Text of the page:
Understanding the Current Legal Status of Psychedelics in the United States

Understanding the Current Legal Status of Psychedelics in the United States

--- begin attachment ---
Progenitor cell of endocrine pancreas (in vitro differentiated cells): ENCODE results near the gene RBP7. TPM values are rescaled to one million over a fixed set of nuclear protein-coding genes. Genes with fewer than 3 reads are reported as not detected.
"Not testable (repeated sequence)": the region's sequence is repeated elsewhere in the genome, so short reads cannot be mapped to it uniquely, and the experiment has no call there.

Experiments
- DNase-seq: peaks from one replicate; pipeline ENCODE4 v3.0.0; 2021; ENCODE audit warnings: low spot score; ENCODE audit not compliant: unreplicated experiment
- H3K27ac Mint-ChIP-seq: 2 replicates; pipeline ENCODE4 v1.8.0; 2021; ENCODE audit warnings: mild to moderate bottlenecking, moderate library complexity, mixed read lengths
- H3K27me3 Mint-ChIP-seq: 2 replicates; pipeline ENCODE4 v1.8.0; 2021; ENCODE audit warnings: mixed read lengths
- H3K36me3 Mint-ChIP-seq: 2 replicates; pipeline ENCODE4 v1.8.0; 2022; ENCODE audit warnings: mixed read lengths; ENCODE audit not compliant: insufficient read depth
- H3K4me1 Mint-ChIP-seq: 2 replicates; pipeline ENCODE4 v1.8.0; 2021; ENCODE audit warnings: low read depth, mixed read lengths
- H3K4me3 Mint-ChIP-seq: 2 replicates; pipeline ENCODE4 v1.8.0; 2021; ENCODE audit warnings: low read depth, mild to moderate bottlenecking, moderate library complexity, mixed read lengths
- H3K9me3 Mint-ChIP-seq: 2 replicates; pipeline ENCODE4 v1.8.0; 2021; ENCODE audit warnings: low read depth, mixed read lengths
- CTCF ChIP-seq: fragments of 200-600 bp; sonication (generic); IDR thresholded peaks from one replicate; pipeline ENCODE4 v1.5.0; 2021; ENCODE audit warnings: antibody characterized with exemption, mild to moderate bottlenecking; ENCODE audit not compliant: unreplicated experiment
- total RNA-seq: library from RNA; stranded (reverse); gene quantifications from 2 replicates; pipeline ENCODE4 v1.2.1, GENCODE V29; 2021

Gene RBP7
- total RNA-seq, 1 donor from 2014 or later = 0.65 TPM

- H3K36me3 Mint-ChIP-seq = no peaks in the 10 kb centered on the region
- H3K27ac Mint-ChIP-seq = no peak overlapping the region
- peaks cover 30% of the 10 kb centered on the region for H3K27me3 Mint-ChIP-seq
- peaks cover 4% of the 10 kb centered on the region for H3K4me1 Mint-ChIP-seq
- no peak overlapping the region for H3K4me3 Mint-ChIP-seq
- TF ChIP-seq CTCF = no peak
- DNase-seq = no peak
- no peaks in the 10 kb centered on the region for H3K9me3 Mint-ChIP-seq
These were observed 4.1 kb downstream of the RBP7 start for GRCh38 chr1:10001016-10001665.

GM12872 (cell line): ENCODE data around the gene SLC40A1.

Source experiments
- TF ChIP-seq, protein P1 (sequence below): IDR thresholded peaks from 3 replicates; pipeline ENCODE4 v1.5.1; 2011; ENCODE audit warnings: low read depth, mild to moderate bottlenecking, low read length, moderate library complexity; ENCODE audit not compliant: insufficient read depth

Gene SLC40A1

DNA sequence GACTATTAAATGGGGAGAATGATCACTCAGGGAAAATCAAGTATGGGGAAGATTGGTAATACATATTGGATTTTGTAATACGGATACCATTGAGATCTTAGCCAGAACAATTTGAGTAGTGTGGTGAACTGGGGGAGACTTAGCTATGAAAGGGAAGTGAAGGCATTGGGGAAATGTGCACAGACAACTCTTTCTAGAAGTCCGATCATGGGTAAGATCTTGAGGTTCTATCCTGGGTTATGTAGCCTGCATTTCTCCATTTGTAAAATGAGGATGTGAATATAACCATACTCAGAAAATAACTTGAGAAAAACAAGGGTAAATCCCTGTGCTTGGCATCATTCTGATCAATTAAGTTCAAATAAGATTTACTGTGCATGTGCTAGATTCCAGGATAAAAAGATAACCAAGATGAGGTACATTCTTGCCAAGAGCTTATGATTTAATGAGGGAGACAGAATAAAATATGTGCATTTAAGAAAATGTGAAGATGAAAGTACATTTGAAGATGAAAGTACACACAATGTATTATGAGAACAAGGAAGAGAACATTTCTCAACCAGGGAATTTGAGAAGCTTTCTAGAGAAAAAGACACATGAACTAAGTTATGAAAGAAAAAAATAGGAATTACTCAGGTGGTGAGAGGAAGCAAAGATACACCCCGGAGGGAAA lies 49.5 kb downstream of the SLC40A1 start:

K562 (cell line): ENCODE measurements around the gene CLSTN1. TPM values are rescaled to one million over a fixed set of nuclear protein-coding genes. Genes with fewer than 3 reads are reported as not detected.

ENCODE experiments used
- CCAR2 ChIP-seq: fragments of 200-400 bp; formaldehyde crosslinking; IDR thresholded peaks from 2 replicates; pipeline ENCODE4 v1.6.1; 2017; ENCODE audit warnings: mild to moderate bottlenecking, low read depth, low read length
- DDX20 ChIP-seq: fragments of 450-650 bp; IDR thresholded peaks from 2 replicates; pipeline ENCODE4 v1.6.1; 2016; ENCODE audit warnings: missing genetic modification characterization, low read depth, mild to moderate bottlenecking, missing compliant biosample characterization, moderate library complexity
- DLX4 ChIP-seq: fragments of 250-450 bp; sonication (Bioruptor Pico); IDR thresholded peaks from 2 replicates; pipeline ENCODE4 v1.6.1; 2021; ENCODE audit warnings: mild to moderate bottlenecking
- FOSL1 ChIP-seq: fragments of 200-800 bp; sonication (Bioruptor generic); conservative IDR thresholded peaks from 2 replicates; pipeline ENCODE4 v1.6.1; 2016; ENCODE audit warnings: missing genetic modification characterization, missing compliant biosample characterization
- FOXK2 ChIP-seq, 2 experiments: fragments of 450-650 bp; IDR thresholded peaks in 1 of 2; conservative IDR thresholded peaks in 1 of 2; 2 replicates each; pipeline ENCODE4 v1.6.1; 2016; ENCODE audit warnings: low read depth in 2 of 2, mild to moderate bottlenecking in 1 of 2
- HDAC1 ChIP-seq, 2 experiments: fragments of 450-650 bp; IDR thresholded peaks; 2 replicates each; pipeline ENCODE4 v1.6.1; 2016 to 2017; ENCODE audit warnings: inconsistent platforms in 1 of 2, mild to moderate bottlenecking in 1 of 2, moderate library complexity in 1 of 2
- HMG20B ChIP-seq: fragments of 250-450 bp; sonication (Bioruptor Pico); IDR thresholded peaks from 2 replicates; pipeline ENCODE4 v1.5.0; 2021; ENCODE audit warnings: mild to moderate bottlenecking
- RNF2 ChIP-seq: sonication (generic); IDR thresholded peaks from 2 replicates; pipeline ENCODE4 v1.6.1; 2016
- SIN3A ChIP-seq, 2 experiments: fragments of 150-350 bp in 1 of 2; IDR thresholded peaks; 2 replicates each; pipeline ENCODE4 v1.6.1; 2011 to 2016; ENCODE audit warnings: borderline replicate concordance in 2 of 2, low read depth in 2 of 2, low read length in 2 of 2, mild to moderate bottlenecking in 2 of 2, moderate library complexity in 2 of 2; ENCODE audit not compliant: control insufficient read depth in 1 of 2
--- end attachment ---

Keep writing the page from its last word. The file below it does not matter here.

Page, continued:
WRITTEN BY: Vicente Sederberg LLP Charles Alovisetti Josh Kappel Genevieve Meehan     In a previous article, we explored one potential current opportunity for entrepreneurs interested in psychedelics and mycelium—producing non-psychoactive mushroom supplements. But are there any current commercial opportunities that involve psychedelics? The short answer is: that current legal options (i.e. legal at the state level or the state and federal level) are limited. There are four different paths under which psychedelic operations may exist in the United States. Two approaches apply to commercial operations—the traditional medical path and the emerging non-medical state-regulated path, while the other two paths are better seen as non-commercial—underground therapy and religious use. There are also illicit sales of psychedelic drugs separate from any therapeutic or ceremonial use. However, as might be expected, individuals engaged in such activities typically do not utilize the services of corporate attorneys. Commercial Operations Traditionally Regulated Medical Practice The first path, that of traditional medicine, currently offers patients limited options. The only psychedelic drug that is approved (outside of clinical trials) for psychiatric use—as opposed to anesthesia—through the traditional medical system is Ketamine. On March 5, 2019, the U.S. Food and Drug Administration (FDA) approved esketamine (a component of Ketamine and sold under the brand name Spravato) for treatment-resistant depression. As a Schedule III drug, it is also possible for a physician to proscribe Ketamine for non-FDA-approved indications—so-called off-label use. As noted on the chart on the following page, other than Ketamine, all major psychedelic drugs are categorized as Schedule I drugs under the Controlled Substances Act (CSA). Being categorized as Schedule I means these drugs have no accepted medical use, are considered at elevated risk for abuse, and, with limited exceptions (like an approved clinical trial as discussed below), are illegal to possess, sell, or consume under federal law. The only opportunity…

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